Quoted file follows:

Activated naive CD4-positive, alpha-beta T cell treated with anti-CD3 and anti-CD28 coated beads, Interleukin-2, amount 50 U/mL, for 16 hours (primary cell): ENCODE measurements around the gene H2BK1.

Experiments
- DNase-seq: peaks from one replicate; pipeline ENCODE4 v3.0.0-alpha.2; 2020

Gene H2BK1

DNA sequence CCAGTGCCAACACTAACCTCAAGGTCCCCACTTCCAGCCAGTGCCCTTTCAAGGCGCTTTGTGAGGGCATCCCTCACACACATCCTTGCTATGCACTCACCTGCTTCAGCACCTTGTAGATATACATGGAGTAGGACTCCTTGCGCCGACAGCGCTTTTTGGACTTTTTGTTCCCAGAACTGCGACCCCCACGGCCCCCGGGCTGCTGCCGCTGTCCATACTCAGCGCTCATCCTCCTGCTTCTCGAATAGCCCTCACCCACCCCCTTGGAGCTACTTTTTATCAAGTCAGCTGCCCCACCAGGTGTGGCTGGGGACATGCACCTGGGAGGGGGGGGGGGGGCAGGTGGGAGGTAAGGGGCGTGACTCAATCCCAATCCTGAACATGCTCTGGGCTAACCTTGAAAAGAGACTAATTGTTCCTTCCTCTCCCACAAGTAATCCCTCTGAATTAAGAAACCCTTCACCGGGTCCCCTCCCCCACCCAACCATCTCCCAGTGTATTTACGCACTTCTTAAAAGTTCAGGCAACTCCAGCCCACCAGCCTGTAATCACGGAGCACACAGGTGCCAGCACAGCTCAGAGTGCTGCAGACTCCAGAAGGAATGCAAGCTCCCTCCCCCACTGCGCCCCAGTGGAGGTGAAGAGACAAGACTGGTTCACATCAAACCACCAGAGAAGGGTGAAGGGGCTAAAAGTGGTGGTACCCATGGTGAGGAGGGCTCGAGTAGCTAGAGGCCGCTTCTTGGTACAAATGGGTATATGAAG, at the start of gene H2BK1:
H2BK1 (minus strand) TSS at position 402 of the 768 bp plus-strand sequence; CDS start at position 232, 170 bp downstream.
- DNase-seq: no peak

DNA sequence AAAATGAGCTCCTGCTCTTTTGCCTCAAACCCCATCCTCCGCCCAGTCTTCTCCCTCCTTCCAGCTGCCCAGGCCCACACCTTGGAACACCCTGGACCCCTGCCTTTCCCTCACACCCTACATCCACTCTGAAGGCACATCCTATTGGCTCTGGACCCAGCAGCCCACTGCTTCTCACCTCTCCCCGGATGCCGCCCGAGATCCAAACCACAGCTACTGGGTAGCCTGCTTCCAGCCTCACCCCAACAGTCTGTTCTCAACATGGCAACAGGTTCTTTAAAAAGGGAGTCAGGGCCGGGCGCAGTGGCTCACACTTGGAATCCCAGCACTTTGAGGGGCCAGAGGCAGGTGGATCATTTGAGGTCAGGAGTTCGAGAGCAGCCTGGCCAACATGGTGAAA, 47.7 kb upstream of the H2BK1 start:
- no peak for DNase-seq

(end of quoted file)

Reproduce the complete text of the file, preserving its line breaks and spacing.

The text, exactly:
Activated naive CD4-positive, alpha-beta T cell treated with anti-CD3 and anti-CD28 coated beads, Interleukin-2, amount 50 U/mL, for 16 hours (primary cell): ENCODE measurements around the gene H2BK1.

Experiments
- DNase-seq: peaks from one replicate; pipeline ENCODE4 v3.0.0-alpha.2; 2020

Gene H2BK1

DNA sequence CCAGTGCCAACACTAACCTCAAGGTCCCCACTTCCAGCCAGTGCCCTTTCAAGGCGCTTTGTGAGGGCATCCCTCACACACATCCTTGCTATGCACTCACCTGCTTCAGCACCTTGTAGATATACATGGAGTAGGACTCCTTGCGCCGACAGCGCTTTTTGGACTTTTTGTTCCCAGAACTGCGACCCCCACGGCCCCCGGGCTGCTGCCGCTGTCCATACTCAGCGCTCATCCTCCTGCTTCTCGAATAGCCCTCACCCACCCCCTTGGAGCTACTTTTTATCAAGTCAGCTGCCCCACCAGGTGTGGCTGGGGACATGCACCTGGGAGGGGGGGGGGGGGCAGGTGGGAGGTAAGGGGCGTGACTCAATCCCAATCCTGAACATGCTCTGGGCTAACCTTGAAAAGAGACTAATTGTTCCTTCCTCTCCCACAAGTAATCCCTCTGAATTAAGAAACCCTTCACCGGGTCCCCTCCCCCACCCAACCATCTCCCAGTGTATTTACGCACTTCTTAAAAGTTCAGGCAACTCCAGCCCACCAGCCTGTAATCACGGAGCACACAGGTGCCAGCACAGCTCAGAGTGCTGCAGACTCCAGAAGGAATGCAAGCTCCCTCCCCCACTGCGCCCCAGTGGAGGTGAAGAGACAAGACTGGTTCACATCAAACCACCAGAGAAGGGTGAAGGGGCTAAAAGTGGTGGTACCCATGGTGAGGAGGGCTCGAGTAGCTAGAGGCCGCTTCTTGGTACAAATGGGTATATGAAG, at the start of gene H2BK1:
H2BK1 (minus strand) TSS at position 402 of the 768 bp plus-strand sequence; CDS start at position 232, 170 bp downstream.
- DNase-seq: no peak

DNA sequence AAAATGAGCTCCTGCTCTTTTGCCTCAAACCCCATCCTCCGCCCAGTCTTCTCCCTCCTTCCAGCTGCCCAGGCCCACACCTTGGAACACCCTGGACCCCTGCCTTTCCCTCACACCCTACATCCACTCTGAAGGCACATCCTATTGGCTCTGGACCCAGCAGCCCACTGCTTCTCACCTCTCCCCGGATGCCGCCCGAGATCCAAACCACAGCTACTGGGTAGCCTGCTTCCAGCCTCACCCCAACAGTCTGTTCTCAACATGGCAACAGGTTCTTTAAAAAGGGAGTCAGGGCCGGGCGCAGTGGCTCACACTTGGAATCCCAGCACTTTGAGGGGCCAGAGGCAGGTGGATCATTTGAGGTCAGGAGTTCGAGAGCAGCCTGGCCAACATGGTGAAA, 47.7 kb upstream of the H2BK1 start:
- no peak for DNase-seq